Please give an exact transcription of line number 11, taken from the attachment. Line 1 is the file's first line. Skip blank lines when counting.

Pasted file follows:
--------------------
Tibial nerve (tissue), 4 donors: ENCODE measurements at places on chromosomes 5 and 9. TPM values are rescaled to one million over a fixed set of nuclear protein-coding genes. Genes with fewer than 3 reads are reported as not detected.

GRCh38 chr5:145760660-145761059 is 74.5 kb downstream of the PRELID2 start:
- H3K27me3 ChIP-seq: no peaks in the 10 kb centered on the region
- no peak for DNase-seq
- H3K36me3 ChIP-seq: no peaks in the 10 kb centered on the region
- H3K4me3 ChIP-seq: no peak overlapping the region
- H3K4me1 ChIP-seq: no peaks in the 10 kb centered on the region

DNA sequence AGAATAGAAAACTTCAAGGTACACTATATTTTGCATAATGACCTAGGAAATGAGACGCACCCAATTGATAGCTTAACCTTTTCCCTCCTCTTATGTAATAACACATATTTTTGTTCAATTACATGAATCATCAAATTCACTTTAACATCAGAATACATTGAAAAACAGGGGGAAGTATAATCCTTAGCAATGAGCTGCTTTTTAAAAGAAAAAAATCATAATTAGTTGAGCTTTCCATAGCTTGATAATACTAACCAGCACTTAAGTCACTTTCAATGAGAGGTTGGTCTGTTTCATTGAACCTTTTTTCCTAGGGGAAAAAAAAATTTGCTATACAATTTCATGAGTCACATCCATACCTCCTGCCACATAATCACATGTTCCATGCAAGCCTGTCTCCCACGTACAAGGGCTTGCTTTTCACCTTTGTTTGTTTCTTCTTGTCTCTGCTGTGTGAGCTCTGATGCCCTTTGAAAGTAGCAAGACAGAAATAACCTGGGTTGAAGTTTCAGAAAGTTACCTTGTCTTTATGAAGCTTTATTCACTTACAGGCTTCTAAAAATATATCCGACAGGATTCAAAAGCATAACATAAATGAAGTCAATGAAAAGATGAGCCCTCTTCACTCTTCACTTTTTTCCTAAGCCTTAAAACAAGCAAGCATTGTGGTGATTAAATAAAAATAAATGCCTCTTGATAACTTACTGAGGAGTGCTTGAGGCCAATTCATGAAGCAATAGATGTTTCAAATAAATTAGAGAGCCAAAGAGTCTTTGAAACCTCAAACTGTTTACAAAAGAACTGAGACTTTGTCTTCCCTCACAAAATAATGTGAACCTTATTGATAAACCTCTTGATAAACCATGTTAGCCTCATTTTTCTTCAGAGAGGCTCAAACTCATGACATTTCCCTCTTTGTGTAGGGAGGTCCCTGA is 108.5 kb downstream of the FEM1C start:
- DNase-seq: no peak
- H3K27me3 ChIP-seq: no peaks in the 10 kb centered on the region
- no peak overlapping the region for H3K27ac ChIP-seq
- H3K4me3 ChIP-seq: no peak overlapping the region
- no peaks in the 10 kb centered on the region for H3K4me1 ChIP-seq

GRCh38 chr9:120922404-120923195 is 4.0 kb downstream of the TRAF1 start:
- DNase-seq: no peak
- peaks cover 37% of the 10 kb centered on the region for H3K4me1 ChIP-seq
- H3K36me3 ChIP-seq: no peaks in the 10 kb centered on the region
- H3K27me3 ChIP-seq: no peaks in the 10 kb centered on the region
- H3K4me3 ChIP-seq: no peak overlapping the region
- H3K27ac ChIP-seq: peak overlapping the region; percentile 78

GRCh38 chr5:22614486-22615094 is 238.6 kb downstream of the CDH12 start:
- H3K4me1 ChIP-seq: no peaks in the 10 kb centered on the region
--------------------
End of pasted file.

- no peak overlapping the region for H3K27ac ChIP-seq